Malaysia passes anti-fake news bill

An advertisement at a train station in Kuala Lumpur on March 26 reads 'Sharing a lie makes u a liar.' A draft bill to fight fake news in Malaysia proposes 10-year jail terms for sharing content authorities deem to be false. AFP
An advertisement at a train station in Kuala Lumpur on March 26 reads 'Sharing a lie makes u a liar.' A draft bill to fight fake news in Malaysia proposes 10-year jail terms for sharing content authorities deem to be false. AFP

Malaysia passes anti-fake news bill

by Hemananthani Sivanandam, Hanis Zainal, and Tarrence Tan

KUALA LUMPUR (The Star/ANN) - After days of contentious debates, Malaysia's lower house of Parliament passed a controversial anti-fake news bill on Monday.

The Bill passed during the committee stage with a simple voice vote. Two amendments replaced the word “knowingly” with “maliciously” in one of the clauses and reduced the punishment from up to 10 years in jail to six years.

This means that any person who “by any means, maliciously creates, offers, publishes, prints, distributes, circulates or disseminates any fake news or publication containing fake news commits an offence and shall, on conviction, be liable to a fine, not exceeding RM500,000 (about $127,800) or to imprisonment for a term not exceeding six years or to both”.

During the committee stage debates yesterday, Minister in the Prime Minister’s Department Datuk Seri Azalina Othman Said said the bill was a form of deterrence and to give those who spread fake news a clear message that they can be punished for their actions.

She said people must be responsible in sharing only “real and genuine” news.

“This is also to show that the Government will not compromise on fake news that can undermine national security and public order,” she said in reply to points raised by Teo Nie Ching (DAP-Kulai).

Teo questioned the need to have new legislation when there is already the Communications and Multimedia Act 1998 (Act 588).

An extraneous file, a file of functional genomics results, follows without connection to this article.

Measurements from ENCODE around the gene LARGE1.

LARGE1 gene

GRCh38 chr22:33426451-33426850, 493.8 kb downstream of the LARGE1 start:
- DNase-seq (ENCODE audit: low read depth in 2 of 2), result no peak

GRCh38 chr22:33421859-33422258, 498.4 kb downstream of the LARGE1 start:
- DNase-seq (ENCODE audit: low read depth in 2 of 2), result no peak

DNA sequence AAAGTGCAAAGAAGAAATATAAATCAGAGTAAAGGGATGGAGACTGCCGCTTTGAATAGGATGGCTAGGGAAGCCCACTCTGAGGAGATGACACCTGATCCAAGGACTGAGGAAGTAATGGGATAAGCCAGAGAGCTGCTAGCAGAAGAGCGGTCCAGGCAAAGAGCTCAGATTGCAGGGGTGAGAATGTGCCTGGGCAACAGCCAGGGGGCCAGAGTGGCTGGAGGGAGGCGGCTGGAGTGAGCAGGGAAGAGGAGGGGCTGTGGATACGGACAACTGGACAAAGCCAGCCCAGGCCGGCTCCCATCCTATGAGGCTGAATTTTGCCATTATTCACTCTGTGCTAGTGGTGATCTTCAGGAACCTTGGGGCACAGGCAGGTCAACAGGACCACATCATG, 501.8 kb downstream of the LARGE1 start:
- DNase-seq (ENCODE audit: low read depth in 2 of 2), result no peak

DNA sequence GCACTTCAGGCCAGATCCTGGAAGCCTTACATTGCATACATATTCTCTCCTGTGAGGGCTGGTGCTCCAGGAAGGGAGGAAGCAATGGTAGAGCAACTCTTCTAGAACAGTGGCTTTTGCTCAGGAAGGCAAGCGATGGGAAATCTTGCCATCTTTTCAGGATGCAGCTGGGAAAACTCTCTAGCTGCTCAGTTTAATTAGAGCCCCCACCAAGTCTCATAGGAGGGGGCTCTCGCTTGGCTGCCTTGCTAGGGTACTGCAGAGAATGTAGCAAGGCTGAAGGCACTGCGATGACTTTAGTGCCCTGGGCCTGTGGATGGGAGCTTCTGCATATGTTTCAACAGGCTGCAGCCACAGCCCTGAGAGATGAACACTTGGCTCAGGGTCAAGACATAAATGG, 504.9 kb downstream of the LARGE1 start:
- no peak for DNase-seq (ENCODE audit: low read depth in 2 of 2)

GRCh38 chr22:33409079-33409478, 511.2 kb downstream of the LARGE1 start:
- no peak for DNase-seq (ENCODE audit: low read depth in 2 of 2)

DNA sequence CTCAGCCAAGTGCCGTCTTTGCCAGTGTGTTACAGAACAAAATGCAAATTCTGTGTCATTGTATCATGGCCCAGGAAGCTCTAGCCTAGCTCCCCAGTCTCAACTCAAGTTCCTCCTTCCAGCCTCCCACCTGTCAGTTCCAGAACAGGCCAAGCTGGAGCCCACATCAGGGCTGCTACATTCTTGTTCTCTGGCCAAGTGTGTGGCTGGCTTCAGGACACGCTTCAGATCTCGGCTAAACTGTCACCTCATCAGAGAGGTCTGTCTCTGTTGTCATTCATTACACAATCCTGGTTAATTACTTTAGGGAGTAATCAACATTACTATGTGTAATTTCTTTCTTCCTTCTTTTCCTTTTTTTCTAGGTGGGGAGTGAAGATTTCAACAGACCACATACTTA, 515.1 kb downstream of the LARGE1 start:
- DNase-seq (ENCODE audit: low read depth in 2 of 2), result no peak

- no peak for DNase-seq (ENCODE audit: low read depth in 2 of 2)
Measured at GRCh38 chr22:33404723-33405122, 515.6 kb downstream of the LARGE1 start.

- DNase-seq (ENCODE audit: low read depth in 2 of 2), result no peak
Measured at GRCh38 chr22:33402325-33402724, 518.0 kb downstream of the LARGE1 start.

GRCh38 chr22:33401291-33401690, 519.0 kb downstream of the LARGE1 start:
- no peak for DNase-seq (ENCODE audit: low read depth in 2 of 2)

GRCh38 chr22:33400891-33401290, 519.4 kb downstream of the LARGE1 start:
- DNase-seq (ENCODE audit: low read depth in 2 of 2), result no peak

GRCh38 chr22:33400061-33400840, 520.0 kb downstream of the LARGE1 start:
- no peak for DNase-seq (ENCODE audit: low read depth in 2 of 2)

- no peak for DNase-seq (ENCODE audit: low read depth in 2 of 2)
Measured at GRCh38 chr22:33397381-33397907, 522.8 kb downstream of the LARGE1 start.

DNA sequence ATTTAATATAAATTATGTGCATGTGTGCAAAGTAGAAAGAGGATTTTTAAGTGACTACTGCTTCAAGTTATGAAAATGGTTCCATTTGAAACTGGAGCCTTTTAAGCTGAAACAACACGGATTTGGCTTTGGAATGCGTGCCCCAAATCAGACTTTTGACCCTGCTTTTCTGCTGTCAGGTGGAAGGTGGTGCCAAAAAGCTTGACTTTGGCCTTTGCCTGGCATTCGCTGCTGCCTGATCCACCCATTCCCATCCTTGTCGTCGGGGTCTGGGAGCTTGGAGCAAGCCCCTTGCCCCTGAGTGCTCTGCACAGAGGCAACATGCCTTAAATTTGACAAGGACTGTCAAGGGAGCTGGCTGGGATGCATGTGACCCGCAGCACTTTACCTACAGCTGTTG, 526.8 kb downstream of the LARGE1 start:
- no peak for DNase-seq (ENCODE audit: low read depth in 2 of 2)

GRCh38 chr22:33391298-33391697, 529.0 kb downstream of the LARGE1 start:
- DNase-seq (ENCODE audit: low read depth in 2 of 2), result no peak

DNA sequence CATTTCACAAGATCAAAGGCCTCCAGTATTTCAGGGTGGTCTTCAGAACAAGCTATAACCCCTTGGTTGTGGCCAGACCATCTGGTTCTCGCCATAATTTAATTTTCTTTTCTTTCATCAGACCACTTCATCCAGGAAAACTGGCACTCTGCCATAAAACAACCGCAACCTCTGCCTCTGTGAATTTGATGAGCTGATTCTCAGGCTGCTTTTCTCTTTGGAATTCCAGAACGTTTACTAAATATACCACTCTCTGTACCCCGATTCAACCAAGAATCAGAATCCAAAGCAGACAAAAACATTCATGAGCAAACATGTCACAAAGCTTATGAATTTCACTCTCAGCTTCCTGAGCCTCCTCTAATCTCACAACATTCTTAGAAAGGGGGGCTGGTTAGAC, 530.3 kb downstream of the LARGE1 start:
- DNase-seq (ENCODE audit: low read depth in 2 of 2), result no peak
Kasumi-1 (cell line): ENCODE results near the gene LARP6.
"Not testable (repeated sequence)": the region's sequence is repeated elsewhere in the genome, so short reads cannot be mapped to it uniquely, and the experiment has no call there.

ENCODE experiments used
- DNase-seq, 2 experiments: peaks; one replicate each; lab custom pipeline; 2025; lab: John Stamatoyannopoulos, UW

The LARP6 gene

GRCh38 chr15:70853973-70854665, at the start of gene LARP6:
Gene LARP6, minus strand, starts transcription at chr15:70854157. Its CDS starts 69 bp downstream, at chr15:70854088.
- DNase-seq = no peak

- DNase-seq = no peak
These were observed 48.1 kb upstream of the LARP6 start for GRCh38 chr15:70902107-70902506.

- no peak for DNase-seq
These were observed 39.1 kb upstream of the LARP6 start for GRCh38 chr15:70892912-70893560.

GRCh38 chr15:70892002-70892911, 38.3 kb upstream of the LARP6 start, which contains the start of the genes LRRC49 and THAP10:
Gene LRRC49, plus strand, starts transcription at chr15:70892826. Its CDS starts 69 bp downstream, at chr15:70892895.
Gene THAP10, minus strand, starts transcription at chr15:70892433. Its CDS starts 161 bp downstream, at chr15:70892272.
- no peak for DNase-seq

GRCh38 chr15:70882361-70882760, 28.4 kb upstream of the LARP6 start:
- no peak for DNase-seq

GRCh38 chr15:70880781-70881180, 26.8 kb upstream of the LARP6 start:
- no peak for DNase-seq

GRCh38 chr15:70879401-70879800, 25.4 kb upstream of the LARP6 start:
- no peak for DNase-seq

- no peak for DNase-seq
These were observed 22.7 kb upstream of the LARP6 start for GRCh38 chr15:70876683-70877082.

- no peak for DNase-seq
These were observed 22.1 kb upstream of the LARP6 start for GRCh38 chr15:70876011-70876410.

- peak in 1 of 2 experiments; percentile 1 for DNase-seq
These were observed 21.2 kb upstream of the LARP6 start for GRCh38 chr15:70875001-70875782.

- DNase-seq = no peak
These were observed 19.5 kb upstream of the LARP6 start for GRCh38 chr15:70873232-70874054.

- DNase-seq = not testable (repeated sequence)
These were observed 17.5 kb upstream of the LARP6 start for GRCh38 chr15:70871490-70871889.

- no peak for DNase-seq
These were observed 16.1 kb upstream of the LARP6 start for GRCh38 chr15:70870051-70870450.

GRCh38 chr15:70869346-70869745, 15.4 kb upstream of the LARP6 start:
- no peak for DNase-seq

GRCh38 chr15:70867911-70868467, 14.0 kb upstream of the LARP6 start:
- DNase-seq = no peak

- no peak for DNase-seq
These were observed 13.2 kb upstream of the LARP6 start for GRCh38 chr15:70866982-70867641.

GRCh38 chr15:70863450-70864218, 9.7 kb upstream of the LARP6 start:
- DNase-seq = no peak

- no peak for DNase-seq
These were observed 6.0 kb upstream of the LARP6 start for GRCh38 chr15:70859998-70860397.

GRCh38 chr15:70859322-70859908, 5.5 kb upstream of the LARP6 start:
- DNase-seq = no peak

While she praised the Government’s move to replace the word “knowingly” with “maliciously”, Teo still felt the punishments under the Bill were too severe.

Azalina said the punishments provided under Act 588 were inadequate for today’s technological landscape.

“The types of offences we see now are what we call ‘fast and furious’ and bukan calang-calang (not to be taken lightly).

“Even a cartoon in France caused deaths. This is why the Government is serious about it,” she said, citing the cartoons of Prophet Muhammad that led to the Charlie Hebdo shooting in France in 2015.

To a question by N. Surendran (PKR-Padang Serai) on the definition of “fake news”, which he claimed was “inexistent”, Azalina said the meaning was taken from the Oxford Dictionary.

“The Attorney-General Chambers took the meaning from the dictionary. It means anything that is not genuine and claiming to be something that it is not,” she said, adding the word “fake” was used as an umbrella term to include partly false news as well.

To another point raised by Surendran on the extra-territorial application in the Bill, Azalina said it was necessary to protect Malaysians from anyone in the world.

“Those who spread fake news, regardless of their nationality, can be brought to Malaysia so they can undergo the due process of our courts,” said Azalina.

She said the Government was also looking into adding a similar clause into the Sexual Offences Against Children Act 2017 to protect our children from predators.

Earlier, during the policy stage debates, a bloc voting was called by the Opposition that saw 123 voting for the Bill, with 64 against.

PKR’s Kelana Jaya MP Wong Chen alleged in a Facebook posting that 10 PAS lawmakers supported the Bill during the bloc voting.

He also said former Selangor Mentri Besar Tan Sri Khalid Ibrahim (Indepen­dent-Bandar Tun Razak) voted for the Bill to be passed at the policy stage.

The Bill saw heated debates since last Thursday when it was tabled for second reading by Azalina.

It will now be presented to the Dewan Negara, the upper house of Parliament, to be debated.

Once passed, it will be sent to the Yang di-Pertuan Agong for the Royal Assent.

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